F.E.C. Official Debunks Trump Vote By Mail Conspiracy Theory

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President Donald Trump and his allies may hope to wish the realities of the current political climate in the United States out of existence, but that’s not going to work. This week, Federal Election Commission (FEC) member Ellen Weintraub delivered a lengthy public rebuttal to the conspiracy theories that Trump has pushed which state that there’s some kind of looming danger of some kind of massive voter fraud if mail-in voting is implemented on a more widespread level amidst concerns about the safety of in-person voting due to the Coronavirus pandemic. As Weintraub explained, there is, quite simply, no evidence for the president’s claims. They’re entirely disconnected from reality.

A full 33 states — more than half the country! — give all voters the option to vote via the mail, and five states, including Colorado, Hawaii, Oregon, Utah, and Washington, currently hold their elections almost entirely via the mail. In the 2016 presidential election, a full 1 in 4 voters cast their ballots via mail-in voting. These facts of the already widespread presence of voting-by-mail in the United States help reveal just how laughable that Trump’s conspiracy theories really are.

Weintraub posted:

‘Claims that voter fraud is widespread are… “dead wrong,” “crying ‘wolf,’” “false,” “a debunked lie.” Such falsehoods are not mere words. These falsehoods may well undermine the American people’s faith in our democracy. And the *real* fraud would be if U.S. citizens were deterred from voting and our government reflected the consent of fewer of the governed. True leaders speak truth. Especially in an election season plagued by pandemic, economic uncertainty, and death, the American people deserve nothing less than the truth from our leaders.’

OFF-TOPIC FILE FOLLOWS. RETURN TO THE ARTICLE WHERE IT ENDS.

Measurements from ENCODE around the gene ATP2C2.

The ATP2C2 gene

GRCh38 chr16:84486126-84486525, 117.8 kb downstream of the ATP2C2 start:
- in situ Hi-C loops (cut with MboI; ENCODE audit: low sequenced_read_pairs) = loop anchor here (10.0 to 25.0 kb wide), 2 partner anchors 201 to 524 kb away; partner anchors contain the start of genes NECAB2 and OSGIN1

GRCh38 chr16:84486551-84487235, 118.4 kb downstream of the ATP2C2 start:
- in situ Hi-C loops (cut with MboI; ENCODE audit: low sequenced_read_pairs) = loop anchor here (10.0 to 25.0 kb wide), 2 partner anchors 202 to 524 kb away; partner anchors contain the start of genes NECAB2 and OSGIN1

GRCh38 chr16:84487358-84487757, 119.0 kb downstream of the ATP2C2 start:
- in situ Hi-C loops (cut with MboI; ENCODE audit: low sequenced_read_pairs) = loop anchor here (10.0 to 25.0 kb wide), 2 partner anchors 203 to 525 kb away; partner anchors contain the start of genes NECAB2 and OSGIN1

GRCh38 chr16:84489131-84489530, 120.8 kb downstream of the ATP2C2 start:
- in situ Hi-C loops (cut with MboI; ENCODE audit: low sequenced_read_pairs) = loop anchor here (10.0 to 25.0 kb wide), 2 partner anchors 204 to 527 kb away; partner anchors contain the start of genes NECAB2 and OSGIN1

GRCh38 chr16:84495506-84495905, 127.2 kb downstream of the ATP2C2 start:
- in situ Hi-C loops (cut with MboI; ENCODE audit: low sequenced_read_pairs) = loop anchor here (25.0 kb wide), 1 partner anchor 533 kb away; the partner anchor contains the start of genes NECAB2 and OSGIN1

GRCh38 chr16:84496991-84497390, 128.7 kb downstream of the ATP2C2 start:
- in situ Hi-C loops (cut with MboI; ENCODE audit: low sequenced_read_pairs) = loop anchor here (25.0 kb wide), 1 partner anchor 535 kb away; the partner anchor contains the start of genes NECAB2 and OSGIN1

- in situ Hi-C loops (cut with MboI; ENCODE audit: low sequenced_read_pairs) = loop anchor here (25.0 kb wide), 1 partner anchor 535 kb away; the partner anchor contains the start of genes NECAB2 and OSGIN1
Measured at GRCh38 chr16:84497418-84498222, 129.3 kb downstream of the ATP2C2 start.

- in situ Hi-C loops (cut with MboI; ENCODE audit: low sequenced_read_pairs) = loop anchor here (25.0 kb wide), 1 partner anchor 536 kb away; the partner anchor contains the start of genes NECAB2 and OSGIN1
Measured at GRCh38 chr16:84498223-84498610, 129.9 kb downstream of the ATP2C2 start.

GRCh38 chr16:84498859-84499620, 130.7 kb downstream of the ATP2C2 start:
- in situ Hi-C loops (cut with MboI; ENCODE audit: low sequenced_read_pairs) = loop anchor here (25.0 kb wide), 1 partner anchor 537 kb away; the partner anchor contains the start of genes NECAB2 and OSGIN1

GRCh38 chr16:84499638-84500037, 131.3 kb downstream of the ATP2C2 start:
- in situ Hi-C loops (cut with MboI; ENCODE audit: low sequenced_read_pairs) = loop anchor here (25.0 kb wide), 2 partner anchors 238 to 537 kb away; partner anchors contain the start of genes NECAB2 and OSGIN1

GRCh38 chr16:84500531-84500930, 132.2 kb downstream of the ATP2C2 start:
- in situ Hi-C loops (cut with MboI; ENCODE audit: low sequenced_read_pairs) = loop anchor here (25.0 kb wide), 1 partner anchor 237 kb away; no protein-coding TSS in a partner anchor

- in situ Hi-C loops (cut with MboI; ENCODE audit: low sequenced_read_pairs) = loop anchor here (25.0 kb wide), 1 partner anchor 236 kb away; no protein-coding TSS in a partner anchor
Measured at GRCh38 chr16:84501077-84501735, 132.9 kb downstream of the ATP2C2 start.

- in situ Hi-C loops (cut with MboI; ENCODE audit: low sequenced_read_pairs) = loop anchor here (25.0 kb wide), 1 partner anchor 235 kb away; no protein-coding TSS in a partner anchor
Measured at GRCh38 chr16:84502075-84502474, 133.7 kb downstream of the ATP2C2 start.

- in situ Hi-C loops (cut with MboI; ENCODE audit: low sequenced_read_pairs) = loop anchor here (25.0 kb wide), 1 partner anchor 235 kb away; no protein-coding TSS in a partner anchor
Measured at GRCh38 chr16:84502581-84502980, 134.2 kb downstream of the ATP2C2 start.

Undermining faith in the U.S. election may, in fact, be Trump’s point via yet again pushing his conspiracy theories about the supposed widespread fraud in U.S. elections. He’s done so before — after the 2016 election, he claimed that millions of illegal votes were cast in the election, which, according to Trump’s description, boosted Hillary Clinton. That claim has no relationship to reality. He might as well be claiming that the moon is made of cheese at this point — that’s how ridiculously unreflective of reality that the president’s commentary really is.

He has issued some of his baseless claims about mail-in voting on Twitter, and the platform actually added a fact-check to some of his commentary on the platform about the topic. That basic step that the platform took of posting a link to the basic facts about the reality of the situation sent the president into a rage. The president threatened to shut down social media companies in retaliation for the move, as if Trump egotistically imagines that he’s some kind of despot and anyone who opposes his every whim should be silenced. Facts, however, are not a matter of political opinion, no matter whether or not Kellyanne Conway wants to harp on about supposed “alternative facts,” which do not exist.

Trump promptly planned to sign an executive order targeting social media companies, although details were not immediately clear. The Associated Press reported that the order was “aimed at curbing liability protections for social media companies.”